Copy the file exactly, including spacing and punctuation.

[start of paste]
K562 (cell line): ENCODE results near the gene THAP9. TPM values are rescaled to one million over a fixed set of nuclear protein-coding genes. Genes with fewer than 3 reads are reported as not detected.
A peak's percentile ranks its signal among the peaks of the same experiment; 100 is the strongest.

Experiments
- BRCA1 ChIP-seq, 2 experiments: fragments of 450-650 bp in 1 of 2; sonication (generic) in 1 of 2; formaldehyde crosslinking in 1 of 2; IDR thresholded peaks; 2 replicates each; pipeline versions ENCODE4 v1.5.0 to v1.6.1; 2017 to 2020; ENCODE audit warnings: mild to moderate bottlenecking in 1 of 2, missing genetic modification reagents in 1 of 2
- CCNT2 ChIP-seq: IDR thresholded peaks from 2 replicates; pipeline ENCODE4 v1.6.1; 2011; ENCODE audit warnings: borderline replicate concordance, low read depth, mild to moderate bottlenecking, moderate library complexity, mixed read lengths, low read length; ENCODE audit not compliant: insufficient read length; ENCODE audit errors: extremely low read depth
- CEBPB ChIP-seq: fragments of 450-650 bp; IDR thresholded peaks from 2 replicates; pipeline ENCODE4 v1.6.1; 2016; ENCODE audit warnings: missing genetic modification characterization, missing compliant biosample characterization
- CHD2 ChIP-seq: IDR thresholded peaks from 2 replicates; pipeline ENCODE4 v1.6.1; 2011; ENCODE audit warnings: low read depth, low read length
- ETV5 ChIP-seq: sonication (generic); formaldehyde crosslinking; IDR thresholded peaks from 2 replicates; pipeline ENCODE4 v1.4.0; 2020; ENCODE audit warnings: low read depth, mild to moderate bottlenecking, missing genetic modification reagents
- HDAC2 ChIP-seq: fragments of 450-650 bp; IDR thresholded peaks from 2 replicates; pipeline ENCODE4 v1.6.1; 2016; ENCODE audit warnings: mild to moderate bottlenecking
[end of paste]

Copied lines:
K562 (cell line): ENCODE results near the gene THAP9. TPM values are rescaled to one million over a fixed set of nuclear protein-coding genes. Genes with fewer than 3 reads are reported as not detected.
A peak's percentile ranks its signal among the peaks of the same experiment; 100 is the strongest.

Experiments
- BRCA1 ChIP-seq, 2 experiments: fragments of 450-650 bp in 1 of 2; sonication (generic) in 1 of 2; formaldehyde crosslinking in 1 of 2; IDR thresholded peaks; 2 replicates each; pipeline versions ENCODE4 v1.5.0 to v1.6.1; 2017 to 2020; ENCODE audit warnings: mild to moderate bottlenecking in 1 of 2, missing genetic modification reagents in 1 of 2
- CCNT2 ChIP-seq: IDR thresholded peaks from 2 replicates; pipeline ENCODE4 v1.6.1; 2011; ENCODE audit warnings: borderline replicate concordance, low read depth, mild to moderate bottlenecking, moderate library complexity, mixed read lengths, low read length; ENCODE audit not compliant: insufficient read length; ENCODE audit errors: extremely low read depth
- CEBPB ChIP-seq: fragments of 450-650 bp; IDR thresholded peaks from 2 replicates; pipeline ENCODE4 v1.6.1; 2016; ENCODE audit warnings: missing genetic modification characterization, missing compliant biosample characterization
- CHD2 ChIP-seq: IDR thresholded peaks from 2 replicates; pipeline ENCODE4 v1.6.1; 2011; ENCODE audit warnings: low read depth, low read length
- ETV5 ChIP-seq: sonication (generic); formaldehyde crosslinking; IDR thresholded peaks from 2 replicates; pipeline ENCODE4 v1.4.0; 2020; ENCODE audit warnings: low read depth, mild to moderate bottlenecking, missing genetic modification reagents
- HDAC2 ChIP-seq: fragments of 450-650 bp; IDR thresholded peaks from 2 replicates; pipeline ENCODE4 v1.6.1; 2016; ENCODE audit warnings: mild to moderate bottlenecking